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Officers OutInForce to disrupt organised crime

25 Jul, 2018 17:53 News Statements

We were #OutInForce across the county on Friday, 20 July, with an additional 161 officers and staff (some of whom usually work behind the scenes) working with frontline officers to undertake planned operations, proactive patrols and crime prevention activities to disrupt and reduce the impact of organised crime groups on the people of Surrey.

In total 13 people were arrested by these proactive teams, in addition to business as usual activities, for a range of offences including possession of Class A drugs with intent to supply, domestic abuse and immigration offences.

There was a particular focus on disrupting the transport and dealing of drugs in the county by organised crime groups.

In North Surrey, 86 addresses that had been identified as being at risk of cuckooing (where “county-lines” gangs from London use a vulnerable person’s home to deal drugs) were visited by police and our partners to provide support. Cuckooed properties frequently lead to an increase in anti-social behaviour in the immediate area, so it is important to everyone that we get ahead of the problem by preventing vulnerable residents being abused in this way.

Street sweeps (open space searches) in Woking and Epsom led to the discovery of a substantial number of syringes, as well as four hidden weapons and numerous small bags of drugs.

Following a stop-check in Staines, three people were arrested for possession of Class A drugs with intent to supply. The car they were travelling in was seized and searched and a large quantity of drugs and suspected heroin and cocaine were found hidden throughout the car. As a result five fast-time searches of premises linked to suspects were carried out. All three have been released under investigation, while further drug testing is carried out.

Professional tradespeople and drivers are a key source of intelligence for police, as they can often be unwittingly used by criminal gangs to move goods, traffic people or launder money. On Friday officers worked with licensing officers and enforcement teams from a number of partner agencies, including Trading Standards, Taxi Licencing, Driver and Vehicle Standards Agency and Environmental Health. By working together we were able to stop drivers, talk to them about organised crime, and take a truly multi-agency approach to tackling organised crime.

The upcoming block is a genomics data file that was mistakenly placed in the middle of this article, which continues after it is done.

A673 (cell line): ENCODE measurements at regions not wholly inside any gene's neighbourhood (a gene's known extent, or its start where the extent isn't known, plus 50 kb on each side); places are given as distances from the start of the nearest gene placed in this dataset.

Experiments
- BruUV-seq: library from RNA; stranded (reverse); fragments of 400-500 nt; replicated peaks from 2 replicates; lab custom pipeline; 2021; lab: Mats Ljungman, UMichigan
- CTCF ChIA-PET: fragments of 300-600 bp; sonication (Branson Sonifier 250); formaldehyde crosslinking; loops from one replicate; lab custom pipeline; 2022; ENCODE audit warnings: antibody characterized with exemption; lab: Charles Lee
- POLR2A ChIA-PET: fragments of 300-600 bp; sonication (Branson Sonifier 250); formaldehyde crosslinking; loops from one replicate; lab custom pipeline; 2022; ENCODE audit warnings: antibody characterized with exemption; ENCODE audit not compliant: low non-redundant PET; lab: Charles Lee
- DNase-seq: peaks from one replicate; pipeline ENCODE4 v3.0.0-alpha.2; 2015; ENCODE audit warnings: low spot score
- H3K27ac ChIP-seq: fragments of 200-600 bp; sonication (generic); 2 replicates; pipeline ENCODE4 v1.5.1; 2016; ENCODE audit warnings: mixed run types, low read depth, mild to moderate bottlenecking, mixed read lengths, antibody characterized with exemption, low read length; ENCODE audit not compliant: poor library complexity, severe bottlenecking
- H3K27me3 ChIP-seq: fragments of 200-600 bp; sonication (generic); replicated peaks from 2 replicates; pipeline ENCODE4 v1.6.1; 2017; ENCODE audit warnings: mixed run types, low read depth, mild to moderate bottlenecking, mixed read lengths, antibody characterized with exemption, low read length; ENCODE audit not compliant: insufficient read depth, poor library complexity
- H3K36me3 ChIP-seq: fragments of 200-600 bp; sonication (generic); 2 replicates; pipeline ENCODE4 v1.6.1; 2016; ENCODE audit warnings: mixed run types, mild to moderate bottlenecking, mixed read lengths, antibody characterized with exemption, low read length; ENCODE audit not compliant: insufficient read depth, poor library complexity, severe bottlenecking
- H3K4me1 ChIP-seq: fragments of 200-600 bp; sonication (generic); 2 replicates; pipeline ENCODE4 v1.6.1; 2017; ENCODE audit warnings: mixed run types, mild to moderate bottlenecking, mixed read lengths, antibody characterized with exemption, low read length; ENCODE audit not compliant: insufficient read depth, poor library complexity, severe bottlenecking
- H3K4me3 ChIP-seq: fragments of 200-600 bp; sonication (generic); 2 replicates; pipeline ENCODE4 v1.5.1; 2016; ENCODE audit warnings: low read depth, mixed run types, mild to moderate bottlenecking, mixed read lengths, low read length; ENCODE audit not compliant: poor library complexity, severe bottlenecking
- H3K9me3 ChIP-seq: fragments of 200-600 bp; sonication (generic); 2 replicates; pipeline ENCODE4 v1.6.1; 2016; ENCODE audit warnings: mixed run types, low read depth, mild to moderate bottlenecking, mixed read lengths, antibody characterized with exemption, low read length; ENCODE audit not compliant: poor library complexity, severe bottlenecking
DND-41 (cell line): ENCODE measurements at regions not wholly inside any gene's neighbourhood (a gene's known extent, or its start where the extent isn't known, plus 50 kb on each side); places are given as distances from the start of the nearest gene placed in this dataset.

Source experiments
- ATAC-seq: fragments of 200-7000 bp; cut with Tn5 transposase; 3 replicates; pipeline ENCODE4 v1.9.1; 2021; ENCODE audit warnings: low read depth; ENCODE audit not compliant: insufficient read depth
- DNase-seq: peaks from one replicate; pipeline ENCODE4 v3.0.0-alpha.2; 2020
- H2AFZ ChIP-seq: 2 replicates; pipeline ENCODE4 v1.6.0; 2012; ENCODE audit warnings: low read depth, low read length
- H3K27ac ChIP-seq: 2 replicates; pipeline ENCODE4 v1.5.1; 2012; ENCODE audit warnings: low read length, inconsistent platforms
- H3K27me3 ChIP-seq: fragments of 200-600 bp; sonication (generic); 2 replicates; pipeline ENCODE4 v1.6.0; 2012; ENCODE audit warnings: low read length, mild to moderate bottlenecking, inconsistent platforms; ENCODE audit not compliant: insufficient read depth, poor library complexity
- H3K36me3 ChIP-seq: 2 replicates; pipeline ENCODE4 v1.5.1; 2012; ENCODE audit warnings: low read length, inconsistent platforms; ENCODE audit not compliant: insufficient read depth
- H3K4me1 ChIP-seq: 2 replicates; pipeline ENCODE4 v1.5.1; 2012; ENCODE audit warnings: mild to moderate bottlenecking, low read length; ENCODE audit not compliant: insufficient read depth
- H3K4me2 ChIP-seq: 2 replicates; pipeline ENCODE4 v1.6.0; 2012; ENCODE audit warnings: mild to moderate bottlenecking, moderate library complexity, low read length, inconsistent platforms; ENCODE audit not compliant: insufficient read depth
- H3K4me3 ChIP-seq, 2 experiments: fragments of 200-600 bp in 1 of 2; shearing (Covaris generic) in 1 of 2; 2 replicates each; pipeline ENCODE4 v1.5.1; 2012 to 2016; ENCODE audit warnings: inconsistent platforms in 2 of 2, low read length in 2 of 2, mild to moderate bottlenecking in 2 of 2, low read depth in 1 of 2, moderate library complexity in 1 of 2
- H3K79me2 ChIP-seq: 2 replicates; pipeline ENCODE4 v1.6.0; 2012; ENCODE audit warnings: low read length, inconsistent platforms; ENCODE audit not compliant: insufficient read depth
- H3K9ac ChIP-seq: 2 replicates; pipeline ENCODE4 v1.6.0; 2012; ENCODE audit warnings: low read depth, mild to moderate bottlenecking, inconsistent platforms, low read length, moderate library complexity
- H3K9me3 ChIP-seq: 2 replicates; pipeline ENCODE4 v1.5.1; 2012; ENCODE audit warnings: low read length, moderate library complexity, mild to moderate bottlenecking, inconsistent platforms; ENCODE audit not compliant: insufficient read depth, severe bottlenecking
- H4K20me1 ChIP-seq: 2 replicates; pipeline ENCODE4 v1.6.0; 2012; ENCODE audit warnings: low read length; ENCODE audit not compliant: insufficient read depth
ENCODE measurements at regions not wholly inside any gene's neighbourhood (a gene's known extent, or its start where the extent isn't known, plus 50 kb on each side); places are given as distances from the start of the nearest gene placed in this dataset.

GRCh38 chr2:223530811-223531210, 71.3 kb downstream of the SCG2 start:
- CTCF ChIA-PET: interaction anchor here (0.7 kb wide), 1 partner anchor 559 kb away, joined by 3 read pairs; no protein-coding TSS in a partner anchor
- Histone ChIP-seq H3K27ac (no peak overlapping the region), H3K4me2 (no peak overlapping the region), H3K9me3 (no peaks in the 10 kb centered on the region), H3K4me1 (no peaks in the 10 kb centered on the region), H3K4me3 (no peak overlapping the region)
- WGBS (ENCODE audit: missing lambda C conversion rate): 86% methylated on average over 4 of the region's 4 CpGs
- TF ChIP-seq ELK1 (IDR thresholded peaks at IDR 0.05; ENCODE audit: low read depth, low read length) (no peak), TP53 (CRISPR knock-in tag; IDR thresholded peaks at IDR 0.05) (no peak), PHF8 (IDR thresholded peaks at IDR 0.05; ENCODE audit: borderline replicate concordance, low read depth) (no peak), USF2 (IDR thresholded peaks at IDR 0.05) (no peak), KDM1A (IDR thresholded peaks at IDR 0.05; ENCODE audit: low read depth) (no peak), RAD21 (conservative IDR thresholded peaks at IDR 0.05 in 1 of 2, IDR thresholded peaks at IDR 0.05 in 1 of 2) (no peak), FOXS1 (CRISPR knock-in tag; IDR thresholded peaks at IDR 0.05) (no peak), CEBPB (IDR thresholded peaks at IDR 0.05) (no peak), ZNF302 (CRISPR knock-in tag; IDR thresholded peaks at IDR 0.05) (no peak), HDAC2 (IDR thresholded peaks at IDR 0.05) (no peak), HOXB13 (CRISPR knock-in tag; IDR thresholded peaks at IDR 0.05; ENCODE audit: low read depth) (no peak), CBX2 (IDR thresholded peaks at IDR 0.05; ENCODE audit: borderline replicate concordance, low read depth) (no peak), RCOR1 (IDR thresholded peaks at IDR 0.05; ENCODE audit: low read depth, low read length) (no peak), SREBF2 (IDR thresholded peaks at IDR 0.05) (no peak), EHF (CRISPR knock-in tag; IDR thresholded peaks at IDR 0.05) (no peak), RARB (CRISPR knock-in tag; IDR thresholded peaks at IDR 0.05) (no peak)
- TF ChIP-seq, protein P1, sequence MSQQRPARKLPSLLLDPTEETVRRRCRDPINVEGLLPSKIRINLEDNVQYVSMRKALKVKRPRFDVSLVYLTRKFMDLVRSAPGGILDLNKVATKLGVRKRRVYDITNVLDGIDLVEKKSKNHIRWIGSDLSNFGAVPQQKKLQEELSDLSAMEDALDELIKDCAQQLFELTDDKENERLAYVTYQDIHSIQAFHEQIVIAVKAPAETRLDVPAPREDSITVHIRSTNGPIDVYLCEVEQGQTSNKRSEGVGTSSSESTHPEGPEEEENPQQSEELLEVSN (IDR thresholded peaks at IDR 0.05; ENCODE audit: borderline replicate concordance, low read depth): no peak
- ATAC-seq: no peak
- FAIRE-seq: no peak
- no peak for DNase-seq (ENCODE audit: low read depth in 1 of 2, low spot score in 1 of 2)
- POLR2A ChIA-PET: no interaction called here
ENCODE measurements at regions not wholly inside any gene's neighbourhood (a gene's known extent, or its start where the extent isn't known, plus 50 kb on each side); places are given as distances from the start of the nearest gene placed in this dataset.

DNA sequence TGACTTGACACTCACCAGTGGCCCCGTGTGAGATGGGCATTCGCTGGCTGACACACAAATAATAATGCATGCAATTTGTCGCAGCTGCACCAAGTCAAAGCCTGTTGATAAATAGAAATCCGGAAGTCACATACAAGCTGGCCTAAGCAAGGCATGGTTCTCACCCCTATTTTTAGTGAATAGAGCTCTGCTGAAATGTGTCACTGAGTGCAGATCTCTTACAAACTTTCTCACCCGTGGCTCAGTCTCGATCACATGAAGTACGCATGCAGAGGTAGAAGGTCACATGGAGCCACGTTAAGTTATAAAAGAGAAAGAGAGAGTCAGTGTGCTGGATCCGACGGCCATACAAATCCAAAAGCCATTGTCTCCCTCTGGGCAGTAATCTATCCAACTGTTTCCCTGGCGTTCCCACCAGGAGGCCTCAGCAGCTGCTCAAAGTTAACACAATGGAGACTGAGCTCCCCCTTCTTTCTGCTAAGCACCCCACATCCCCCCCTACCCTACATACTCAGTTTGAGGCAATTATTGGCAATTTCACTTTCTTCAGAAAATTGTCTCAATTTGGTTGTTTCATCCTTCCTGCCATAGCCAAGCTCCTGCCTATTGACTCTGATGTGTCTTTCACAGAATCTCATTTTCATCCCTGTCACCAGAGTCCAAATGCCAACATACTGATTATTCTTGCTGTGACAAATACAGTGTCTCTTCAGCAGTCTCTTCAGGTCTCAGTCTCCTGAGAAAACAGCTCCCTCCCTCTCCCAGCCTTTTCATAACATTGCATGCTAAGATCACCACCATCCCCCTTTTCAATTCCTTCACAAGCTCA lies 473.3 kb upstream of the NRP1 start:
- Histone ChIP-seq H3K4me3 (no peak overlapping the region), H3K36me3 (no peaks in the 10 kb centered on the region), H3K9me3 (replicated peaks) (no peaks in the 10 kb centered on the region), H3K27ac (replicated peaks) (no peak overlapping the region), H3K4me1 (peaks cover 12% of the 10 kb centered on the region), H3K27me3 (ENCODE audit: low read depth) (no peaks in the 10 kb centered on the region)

Around 30 vehicles carrying waste were required to produce waste carrier licence documentation or face further action. Twenty five vehicles being used as private hire taxis were stopped, with 11 of them breaching their licence in some way. Five scrap metal dealers were visited, with one being in breach of legislation.

PCSOs and staff, including members of staff from our HQ Human Resources and Training Departments, were also out doing crime prevention activities - visiting houses, schools and shopping centres to deliver home security, personal and online safety advice. Nearly 600 people received advice on preventing and reporting crimes such as organised fraud, burglary and anti-social behaviour.

The day’s activities were posted live across our social media accounts, using the #OutInForce hashtag, and officers and staff were joined by 9 members of the media, to show a true “behind the scenes” view into Surrey police. The hashtag #OutInForce trended across Twitter and was the ninth longest trending hashtag of the whole day.

Assistant Chief Constable Jeremy Burton, who led the day’s activities, said:

“We rely on information from the public to tackle organised crime – the description of a car used by a drug dealer; a report of an attempted fraud that was thankfully unsuccessful; the call from a taxi driver who felt something wasn’t quite right with a passenger. All of this information helps us develop a picture of what is happening in our community.

“We know it can be frustrating providing intelligence, and then not seeing anything happen immediately, so today was about making those links – showing the public what we can do with the information we receive. It may take us time to investigate and build up a picture - we need to be sure of the information, and we need to have legal powers in place – but we do take notice and use the information to prioritise our response.

“Operationally the day was a great success. We made some very significant arrests and gathered some important intelligence that will become very valuable to our future investigations.

“I sincerely hope that the crime prevention advice work, and licencing checks that we did will make life harder for organised criminals targeting the Surrey public – criminals need to get the message that we are working with our partners, and with the public, to make their lives as difficult as possible.

“I want to extend my thanks to all the officers and staff who took part, to our partner agencies who assisted us and the public who engaged with us.

“I hope our activity demonstrated our ongoing commitment to keeping Surrey safe. We want to tackle the issues that matter most to our communities, so please keep talking to us.”

We are particularly keen to hear from residents with specific information or suspicions about drug dealing, people trafficking and modern slavery. We need descriptions of people, vehicles and activity. We want to know where and when criminal or suspicious activity is happening.

If you have information about suspected crime in your neighbourhood, please contact us via the website Surrey.Police.uk

Alternatively you can contact the independent charity, Crimestoppers on 0800 555 111. They never ask your name or trace your call.

For more news and information about what we do, you can find us at Surrey Police on Facebook, @SurreyPolice on Twitter and Instagram. Or alternatively search for your local neighbourhood accounts.

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